Category Archives: Recycling

My Contribution to the Technosphere

Technosphere. Who knew there was a term for all the junk humans have made? Every week I dutifully haul the recycle bins to the curb and place them next to my trash can. I wonder how much is actually recycled and how much trash I contribute to the landfill. Do my castoffs and disposables add up to inches? Feet?

A paper published in The Anthropocene Review  this week divides “contributions” to the technosphere into categories: urban, rural, subterranean, marine and aerial. Although I am contributing carbon dioxide to the atmosphere, my weekly trek to the street probably contributes more depth to the urban sphere than any of the others: cords from out of date technology, jeans with holes in the knees, the Styrofoam box with restaurant leftovers I never ate, empty Bic pens, irreparable household items…

I decided to figure out how much of the sphere I’m responsible for. According to the Review, humans have accumulated an estimated 30 trillion tons of “stuff” – enough to fit over 100 pounds worth over every square meter of the planet’s surface. I went to Worldometers to learn what the world population is currently (7,475,632,700 when I clicked on), thinking I would divide the 30 trillion tons by that figure. Trouble is, the meter is racing. I thought about all those babies being born, requiring how many disposable diapers, all growing up to fill their own recycle bins and trash cans.

It’s scary thinking about how humans of the Recent Epoch (Holocene, 11,700 YA to present) are impacting the planet with our innovative creations. The technosphere, a relatively new phenomenon in geological time is changing the planet. I fear the consequences, yet I continue to assist its evolution.  “The technosphere is a major new phenomenon of this planet – and one that is evolving extraordinarily rapidly.” -Professor Mark Williams, University of Leicester.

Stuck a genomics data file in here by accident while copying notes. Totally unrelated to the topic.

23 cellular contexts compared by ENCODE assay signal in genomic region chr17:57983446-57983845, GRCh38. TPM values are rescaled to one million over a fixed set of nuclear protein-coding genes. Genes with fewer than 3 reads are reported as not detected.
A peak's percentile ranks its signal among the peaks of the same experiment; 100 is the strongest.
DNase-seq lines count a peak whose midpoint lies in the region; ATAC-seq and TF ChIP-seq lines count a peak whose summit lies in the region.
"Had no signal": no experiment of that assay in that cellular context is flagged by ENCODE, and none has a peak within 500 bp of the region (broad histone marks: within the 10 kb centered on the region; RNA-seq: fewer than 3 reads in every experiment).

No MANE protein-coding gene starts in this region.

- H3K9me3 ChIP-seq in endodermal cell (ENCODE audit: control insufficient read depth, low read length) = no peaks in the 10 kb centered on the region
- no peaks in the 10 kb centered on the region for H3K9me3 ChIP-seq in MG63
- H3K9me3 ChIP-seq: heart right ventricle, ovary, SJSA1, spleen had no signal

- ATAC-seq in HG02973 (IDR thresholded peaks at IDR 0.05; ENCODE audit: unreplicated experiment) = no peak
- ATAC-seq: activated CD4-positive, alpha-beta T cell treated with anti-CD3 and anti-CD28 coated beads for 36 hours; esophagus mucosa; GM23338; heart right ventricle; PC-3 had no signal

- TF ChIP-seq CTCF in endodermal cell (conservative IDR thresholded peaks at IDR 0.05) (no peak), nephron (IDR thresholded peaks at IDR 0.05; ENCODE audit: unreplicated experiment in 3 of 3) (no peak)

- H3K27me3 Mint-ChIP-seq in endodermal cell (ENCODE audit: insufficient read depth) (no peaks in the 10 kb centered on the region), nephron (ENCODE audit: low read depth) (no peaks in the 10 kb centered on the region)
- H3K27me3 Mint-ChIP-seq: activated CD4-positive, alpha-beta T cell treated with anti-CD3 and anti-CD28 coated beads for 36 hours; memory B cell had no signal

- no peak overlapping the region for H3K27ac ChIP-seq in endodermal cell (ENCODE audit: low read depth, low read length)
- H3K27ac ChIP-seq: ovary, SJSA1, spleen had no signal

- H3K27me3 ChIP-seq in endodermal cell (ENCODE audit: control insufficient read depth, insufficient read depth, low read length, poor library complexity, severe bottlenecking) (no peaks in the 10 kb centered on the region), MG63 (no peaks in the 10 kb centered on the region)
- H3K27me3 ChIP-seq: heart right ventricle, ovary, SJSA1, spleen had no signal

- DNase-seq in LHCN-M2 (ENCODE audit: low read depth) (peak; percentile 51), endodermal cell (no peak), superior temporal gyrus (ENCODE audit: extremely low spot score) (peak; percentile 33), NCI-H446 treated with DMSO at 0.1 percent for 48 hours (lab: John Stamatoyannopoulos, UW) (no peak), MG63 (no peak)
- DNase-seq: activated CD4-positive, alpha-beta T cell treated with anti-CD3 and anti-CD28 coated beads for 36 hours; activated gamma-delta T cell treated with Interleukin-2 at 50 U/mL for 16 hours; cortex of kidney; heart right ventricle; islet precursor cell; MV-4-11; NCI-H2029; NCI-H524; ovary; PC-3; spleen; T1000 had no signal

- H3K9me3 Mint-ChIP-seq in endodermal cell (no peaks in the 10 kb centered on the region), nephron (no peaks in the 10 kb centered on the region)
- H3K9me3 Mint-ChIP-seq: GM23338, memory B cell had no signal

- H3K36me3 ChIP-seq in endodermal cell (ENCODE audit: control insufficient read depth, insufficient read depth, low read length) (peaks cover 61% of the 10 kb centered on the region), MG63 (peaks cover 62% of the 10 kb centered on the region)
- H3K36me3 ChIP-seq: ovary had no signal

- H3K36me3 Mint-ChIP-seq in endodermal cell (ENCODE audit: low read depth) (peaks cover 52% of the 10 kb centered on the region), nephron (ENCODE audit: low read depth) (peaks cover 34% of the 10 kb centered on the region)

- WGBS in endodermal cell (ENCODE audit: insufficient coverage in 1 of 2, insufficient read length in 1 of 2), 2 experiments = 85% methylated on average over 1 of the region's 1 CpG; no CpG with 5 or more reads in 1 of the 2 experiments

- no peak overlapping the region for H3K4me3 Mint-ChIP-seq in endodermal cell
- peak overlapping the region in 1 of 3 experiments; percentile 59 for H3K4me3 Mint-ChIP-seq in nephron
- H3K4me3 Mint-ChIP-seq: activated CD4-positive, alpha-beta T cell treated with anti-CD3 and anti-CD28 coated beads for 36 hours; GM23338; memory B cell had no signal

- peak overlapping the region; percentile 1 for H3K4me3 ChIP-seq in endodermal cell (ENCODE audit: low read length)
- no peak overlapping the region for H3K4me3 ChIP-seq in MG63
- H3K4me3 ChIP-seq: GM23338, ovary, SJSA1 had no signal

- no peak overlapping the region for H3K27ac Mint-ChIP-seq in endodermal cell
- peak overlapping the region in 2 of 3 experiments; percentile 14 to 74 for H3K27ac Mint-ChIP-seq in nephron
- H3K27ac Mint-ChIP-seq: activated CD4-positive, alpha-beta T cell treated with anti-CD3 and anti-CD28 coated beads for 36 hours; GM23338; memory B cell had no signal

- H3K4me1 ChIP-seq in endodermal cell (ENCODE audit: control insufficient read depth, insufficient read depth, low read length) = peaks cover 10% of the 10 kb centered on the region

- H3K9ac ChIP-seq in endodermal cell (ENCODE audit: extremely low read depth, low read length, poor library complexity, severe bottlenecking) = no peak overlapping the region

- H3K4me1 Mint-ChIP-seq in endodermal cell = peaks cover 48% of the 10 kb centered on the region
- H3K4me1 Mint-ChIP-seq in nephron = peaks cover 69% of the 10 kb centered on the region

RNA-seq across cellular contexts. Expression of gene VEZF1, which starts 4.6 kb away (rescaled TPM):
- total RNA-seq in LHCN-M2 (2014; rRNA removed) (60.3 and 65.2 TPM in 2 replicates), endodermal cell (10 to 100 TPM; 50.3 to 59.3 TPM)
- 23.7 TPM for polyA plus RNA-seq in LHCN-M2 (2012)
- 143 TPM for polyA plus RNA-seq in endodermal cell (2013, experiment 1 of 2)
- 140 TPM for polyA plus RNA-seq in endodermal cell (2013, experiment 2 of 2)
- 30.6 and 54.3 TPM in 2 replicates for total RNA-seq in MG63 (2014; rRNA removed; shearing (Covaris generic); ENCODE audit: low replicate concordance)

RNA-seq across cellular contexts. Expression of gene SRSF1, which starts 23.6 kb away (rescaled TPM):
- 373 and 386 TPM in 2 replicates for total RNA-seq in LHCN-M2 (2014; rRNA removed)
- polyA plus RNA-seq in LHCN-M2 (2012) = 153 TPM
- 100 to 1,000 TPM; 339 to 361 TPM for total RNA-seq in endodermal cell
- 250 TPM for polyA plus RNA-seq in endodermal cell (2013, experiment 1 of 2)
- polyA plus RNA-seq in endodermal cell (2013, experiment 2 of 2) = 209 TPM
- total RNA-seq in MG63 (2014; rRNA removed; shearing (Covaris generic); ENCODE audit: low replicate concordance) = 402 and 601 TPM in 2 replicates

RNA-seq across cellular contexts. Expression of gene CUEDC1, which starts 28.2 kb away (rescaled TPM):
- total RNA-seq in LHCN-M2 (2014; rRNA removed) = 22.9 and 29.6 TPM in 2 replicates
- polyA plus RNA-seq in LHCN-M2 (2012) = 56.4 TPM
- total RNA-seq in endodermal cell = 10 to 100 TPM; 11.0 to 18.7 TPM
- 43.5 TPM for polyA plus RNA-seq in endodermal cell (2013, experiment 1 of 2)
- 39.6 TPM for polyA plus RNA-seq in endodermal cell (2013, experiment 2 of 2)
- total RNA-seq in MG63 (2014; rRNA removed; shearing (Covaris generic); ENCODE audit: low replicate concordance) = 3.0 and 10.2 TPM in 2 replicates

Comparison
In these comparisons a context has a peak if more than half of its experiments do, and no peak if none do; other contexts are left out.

Celebrate Earth Day: Be a Butterfly!

When I was growing up, the three Rs meant reading, writing, and ‘rithmetic. Today they signify ways to be socially responsible: Reduce, reuse, recycle.  Environmental justice has become a new catchphrase. Just what does it mean to live justly? Is it a faith issue? A moral obligation? Is it even doable?


 As a Christian, I am called to love God and love others. I know people of other faiths are, too.  Living justly seems to me, a practical outgrowth of that. Is what I choose to eat or wear when I get up an ethical decision? What kind of chemicals were used on the farm where my bacon was raised? Is my coffee served in Styrofoam that doesn’t break down? Under what conditions did the seamstress who made my jeans work and was she paid slave wages? Is my car polluting, my sprinkler system sapping the aquifer, my fertilizer running into springs and ponds?

 It seems overwhelming, doesn’t it? How could I make a difference in the system? I cannot overhaul it, but I can effect small change. The Butterfly Effect, another name for the Chaos Theory, states that a single occurrence, no matter how small, can effect great change. Let’s all celebrate our beautiful Earth by committing to one small act. Let’s find a way to be butterflies!